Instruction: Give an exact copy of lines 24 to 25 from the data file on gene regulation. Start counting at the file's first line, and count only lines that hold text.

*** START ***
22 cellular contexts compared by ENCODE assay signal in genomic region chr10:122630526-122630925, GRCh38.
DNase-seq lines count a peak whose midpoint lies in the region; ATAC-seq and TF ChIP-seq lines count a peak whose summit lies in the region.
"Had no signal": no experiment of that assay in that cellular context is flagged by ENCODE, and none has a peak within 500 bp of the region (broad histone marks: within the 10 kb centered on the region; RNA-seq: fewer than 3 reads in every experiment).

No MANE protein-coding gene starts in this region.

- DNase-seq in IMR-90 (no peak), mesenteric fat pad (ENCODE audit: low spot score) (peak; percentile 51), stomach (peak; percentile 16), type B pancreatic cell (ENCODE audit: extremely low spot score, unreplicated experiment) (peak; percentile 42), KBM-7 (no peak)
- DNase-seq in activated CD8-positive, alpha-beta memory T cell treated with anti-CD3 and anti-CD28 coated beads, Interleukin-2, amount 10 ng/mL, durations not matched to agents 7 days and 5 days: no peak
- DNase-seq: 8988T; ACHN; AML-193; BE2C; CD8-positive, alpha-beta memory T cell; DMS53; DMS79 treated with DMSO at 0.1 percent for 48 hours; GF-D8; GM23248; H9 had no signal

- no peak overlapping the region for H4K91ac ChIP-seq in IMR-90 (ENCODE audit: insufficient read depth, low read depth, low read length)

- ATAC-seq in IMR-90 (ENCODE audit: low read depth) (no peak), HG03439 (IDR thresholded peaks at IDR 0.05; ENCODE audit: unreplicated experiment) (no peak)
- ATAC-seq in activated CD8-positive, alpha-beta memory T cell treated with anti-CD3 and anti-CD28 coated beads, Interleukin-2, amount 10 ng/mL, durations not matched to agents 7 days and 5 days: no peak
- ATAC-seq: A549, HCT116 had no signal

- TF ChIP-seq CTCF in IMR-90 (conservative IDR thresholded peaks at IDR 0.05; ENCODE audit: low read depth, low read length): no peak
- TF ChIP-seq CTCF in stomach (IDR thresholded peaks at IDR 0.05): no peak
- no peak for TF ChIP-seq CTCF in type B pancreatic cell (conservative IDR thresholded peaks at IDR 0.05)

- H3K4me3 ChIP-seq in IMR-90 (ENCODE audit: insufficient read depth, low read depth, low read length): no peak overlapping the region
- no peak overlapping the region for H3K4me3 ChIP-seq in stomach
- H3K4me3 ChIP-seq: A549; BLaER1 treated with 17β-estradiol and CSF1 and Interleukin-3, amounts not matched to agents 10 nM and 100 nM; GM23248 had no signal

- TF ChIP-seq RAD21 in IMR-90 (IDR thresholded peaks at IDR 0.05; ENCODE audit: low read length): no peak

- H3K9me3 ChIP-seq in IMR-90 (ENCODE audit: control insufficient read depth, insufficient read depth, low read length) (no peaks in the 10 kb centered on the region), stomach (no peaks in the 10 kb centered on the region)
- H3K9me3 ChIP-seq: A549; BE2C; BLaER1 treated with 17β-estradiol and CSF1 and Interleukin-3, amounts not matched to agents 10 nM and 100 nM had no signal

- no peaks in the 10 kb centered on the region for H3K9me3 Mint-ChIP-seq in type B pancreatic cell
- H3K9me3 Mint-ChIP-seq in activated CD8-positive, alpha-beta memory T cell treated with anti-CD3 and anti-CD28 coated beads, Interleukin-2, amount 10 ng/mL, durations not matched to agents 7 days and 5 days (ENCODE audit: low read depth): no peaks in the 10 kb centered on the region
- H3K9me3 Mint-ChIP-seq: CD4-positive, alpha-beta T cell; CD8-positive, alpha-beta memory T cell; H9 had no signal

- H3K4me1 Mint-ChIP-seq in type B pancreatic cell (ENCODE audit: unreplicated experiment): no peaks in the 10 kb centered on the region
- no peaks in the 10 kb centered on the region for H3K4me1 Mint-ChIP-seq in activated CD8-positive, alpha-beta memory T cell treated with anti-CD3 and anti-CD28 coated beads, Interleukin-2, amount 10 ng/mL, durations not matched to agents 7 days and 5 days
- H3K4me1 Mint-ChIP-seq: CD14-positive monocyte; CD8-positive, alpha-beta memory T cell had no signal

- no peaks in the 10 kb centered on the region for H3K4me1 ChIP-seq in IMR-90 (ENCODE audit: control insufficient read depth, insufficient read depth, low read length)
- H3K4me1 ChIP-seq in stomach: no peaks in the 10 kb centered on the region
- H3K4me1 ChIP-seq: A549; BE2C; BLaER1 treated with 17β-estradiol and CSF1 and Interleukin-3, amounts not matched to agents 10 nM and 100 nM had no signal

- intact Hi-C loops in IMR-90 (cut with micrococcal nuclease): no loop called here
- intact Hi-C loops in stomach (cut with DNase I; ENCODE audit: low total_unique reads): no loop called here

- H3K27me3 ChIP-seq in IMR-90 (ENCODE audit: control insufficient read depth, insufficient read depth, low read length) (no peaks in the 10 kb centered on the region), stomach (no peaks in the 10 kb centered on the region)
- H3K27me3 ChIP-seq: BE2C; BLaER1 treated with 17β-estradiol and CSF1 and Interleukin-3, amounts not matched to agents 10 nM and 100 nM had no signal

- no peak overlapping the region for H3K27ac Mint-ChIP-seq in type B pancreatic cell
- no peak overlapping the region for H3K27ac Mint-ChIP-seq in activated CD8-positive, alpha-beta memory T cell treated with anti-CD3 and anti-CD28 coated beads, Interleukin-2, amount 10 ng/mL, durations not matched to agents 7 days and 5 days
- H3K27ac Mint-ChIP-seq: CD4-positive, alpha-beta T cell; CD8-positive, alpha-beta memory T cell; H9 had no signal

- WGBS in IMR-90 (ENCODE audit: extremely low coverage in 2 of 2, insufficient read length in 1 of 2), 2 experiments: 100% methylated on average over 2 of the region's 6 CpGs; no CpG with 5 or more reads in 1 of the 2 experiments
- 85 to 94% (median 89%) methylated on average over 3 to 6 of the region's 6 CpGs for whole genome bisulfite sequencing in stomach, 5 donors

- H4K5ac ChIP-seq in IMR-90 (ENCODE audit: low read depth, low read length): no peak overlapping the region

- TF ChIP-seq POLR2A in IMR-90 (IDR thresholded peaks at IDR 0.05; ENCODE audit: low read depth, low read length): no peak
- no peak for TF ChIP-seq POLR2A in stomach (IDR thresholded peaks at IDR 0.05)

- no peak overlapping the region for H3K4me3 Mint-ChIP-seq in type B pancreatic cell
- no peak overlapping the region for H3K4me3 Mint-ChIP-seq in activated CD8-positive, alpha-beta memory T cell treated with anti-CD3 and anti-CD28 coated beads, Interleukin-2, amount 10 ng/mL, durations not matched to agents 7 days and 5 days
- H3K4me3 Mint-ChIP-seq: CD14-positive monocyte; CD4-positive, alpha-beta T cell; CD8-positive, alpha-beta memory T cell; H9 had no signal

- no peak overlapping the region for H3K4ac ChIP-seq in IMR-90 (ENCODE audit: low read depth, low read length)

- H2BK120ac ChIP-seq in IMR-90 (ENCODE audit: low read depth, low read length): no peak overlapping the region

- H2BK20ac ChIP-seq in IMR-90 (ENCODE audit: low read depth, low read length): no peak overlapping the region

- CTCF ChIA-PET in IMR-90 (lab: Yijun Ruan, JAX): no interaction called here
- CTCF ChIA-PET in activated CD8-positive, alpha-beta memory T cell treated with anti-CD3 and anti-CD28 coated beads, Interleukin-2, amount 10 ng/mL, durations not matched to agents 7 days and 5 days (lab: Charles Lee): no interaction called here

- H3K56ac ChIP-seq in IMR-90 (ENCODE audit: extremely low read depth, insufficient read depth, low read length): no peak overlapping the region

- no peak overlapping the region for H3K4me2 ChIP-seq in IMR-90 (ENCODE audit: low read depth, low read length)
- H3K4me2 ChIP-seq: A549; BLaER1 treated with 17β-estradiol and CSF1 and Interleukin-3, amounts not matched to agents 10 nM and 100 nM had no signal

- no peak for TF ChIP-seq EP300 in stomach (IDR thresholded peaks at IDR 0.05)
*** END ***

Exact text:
- H3K4me1 Mint-ChIP-seq in type B pancreatic cell (ENCODE audit: unreplicated experiment): no peaks in the 10 kb centered on the region
- no peaks in the 10 kb centered on the region for H3K4me1 Mint-ChIP-seq in activated CD8-positive, alpha-beta memory T cell treated with anti-CD3 and anti-CD28 coated beads, Interleukin-2, amount 10 ng/mL, durations not matched to agents 7 days and 5 days